Artist's impression of $120m development proposal for Freemasons Hall site on North Tce. Supplied by Freemasons SA/NT

Artist’s impression of $120m development proposal for Freemasons Hall site on North Tce. Supplied by Freemasons SA/NT

It was revealed in July last year that Freemasons Hall had “extensive concrete cancer”, and $2.2 million was needed for urgent repairs to address public safety concerns.

A further $6.4 million was needed over the coming decade to bring the building up to modern standards and compliance requirements.

Artist's impression of $120m development proposal for Freemasons Hall site on North Tce. Supplied by Freemasons SA/NT

Artist’s impression of $120m development proposal for Freemasons Hall site on North Tce. Supplied by Freemasons SA/NT

Mr Booker declined to respond to Mr Stankiewicz’s comments.

Freemasons Hall Trust chairman Henry Davis said a final vote on the “exciting” tower development would happen this month after “extensive consultation”.

“While many people are excited by the concept and the many benefits it will bring to the broader community, we accept and acknowledge that some people will have different views,” he said.

“This is to be expected and it is important that all voices are heard in a respectful manner.

“We have engaged leading experts within the broader commercial development sector to scope this project and assess market interest on our behalf, and look forward to all members having their say.”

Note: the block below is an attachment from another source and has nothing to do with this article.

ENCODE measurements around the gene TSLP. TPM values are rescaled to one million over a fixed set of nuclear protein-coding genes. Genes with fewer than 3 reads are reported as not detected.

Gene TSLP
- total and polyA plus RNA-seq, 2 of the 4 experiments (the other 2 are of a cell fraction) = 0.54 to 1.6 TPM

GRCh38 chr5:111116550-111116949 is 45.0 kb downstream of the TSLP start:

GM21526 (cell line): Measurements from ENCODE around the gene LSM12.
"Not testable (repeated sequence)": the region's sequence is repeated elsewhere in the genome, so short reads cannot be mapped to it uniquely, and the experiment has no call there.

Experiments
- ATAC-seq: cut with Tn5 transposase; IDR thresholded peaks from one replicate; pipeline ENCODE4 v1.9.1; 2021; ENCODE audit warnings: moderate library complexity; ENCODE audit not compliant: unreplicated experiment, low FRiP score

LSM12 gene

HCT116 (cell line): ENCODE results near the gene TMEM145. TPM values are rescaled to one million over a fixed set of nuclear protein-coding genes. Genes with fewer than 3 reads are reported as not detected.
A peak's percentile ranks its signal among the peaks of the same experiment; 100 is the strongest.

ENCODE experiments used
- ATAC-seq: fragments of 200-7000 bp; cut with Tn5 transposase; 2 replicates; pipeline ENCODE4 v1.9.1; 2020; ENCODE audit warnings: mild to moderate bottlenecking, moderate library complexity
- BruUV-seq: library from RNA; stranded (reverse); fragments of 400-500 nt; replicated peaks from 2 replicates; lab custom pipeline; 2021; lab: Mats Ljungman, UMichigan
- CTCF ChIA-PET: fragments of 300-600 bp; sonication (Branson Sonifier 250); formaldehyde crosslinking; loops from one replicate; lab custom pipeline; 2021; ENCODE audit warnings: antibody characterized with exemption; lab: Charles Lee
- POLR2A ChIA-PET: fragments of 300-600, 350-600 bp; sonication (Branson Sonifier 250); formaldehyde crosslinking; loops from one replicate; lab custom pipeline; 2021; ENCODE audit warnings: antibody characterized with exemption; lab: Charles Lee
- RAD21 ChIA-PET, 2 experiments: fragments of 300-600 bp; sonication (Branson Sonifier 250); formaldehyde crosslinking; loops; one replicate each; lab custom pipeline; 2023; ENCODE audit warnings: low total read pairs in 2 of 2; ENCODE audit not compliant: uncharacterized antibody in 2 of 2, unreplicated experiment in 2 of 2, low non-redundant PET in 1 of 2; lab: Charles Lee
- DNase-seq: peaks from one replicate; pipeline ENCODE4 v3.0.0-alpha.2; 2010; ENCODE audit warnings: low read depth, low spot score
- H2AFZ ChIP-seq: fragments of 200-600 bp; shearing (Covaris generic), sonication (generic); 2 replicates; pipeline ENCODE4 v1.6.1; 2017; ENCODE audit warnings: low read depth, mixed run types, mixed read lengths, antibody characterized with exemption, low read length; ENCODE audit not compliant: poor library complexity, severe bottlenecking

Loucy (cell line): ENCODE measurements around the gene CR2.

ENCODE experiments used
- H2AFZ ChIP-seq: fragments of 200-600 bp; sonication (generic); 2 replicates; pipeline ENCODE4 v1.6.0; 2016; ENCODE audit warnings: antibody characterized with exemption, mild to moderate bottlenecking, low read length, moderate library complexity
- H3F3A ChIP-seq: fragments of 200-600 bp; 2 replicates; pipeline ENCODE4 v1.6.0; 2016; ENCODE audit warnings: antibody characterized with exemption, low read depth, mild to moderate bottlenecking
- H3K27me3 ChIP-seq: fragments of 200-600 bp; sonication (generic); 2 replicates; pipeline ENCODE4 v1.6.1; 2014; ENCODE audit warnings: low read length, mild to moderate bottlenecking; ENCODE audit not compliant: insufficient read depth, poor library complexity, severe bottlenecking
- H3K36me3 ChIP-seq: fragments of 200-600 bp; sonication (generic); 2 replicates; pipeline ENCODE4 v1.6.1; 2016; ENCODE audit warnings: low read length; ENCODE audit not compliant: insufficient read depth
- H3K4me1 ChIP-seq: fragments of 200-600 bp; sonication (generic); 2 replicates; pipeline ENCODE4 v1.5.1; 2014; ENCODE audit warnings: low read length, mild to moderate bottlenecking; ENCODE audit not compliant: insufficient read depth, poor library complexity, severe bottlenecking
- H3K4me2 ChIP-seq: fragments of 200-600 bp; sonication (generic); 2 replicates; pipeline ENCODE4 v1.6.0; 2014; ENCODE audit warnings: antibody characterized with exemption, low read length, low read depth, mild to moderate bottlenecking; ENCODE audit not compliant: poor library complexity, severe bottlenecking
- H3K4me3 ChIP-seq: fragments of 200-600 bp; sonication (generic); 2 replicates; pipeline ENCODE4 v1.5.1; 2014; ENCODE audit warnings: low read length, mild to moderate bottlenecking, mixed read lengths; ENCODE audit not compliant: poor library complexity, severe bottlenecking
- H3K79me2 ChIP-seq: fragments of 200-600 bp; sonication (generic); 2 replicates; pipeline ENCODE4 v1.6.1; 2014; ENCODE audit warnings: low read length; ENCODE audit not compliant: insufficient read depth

Freemasons’ charity chief quits in disgust

The head of the Freemasons’ SA/NT philanthropic arm has quit in disgust over comments made by the order’s Grand Master in relation to the $70m charity.

The shock resignation of Masonic Charities’ John ­Behenna on September 6 also came just weeks after the Freemasons removed several of the charity’s board members “without explanation”, sparking a leadership challenge by one ousted member ahead of this month’s election for Grand Master.

John Behanna resigned from Masonic Charities. Picture: Facebook

John Behanna resigned from Masonic Charities. Picture: Facebook

Mr Behenna stepped down taking “grave exception” to comments made by Freemasons Grand Master David Booker in an August 31 letter to members in which he had identified “current ­investments” of the charity’s fund that “may not comply with an internal management plan”.

“We have taken steps to resolve this compliance issue and to flag the matter with the regulator,” Mr Booker wrote, in an apparent reference to the Australian Charities and Not-for-Profit Commission.